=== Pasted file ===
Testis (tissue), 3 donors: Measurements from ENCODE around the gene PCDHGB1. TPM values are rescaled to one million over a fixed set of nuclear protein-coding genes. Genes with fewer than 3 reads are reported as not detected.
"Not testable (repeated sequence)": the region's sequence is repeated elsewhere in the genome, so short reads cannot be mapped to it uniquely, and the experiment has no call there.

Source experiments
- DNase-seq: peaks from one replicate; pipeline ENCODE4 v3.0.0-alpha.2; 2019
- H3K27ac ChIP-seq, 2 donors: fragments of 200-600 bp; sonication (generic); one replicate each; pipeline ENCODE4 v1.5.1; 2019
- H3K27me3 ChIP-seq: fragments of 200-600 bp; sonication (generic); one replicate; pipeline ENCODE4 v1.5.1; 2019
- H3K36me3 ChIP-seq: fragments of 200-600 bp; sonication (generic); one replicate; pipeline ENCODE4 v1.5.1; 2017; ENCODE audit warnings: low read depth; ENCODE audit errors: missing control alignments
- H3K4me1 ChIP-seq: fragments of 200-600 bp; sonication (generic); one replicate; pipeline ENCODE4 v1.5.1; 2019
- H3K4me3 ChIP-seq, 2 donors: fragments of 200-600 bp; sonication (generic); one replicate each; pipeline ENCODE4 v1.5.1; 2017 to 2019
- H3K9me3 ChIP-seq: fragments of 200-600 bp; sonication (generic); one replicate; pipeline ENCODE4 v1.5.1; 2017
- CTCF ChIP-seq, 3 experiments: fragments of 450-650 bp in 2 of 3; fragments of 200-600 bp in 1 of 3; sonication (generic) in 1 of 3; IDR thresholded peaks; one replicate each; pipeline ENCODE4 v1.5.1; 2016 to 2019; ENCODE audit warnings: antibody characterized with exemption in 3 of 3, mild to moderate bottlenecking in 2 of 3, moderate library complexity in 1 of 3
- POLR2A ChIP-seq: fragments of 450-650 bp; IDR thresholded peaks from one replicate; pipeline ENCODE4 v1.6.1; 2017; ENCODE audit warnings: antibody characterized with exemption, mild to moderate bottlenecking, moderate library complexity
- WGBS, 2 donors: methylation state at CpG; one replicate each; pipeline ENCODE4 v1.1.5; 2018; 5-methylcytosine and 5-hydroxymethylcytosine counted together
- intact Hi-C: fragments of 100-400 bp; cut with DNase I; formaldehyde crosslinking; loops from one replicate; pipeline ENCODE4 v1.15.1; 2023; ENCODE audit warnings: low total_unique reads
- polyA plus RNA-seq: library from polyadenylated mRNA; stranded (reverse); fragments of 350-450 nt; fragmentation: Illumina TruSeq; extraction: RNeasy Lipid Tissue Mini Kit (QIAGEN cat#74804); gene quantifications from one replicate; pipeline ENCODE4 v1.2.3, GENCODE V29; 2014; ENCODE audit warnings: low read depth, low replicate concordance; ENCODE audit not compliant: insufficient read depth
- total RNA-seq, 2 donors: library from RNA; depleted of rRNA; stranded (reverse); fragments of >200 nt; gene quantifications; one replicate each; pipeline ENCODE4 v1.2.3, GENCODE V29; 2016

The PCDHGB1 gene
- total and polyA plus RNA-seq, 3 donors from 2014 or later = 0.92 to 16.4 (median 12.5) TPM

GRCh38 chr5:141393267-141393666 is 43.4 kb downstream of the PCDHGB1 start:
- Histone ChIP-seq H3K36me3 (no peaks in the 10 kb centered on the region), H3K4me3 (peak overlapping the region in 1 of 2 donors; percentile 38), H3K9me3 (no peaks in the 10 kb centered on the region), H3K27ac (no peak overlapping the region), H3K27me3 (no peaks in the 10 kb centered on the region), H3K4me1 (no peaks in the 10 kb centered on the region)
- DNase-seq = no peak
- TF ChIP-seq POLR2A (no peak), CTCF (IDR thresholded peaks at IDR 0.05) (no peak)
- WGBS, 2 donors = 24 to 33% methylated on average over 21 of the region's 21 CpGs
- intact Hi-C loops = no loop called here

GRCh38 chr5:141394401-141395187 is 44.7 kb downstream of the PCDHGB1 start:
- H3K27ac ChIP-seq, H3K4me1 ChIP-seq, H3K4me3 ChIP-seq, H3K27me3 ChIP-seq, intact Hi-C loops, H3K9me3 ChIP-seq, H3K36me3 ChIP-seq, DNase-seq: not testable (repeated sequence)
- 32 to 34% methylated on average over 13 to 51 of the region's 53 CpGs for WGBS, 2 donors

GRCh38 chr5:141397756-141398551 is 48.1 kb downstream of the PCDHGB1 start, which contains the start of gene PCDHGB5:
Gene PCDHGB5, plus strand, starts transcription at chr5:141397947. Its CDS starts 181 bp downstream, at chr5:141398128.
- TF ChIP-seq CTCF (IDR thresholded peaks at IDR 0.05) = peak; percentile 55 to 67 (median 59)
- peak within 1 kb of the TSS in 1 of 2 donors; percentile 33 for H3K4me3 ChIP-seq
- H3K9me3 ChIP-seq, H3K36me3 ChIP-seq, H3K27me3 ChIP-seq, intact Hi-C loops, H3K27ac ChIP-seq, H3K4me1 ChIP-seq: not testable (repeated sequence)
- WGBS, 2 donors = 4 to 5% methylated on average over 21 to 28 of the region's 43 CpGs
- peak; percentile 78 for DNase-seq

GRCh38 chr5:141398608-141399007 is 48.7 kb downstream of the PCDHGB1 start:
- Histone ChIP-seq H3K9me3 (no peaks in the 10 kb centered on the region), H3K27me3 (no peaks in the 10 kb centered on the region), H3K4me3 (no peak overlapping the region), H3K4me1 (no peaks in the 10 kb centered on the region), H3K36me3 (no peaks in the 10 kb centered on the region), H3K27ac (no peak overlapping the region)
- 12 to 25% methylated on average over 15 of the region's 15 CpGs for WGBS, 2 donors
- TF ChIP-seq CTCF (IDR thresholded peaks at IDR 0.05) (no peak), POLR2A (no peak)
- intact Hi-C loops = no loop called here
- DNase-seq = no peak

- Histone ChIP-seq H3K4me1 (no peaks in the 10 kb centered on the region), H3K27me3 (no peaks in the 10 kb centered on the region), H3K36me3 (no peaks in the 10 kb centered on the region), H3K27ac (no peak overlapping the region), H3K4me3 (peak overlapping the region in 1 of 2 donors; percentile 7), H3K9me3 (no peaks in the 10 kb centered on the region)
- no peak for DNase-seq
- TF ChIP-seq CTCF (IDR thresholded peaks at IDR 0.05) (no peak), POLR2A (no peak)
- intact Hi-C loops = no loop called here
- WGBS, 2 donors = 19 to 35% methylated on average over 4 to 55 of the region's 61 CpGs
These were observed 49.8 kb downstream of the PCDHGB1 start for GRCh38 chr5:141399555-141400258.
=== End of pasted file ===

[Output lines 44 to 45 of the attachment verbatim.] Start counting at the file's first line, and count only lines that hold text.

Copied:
- intact Hi-C loops = no loop called here
- WGBS, 2 donors = 19 to 35% methylated on average over 4 to 55 of the region's 61 CpGs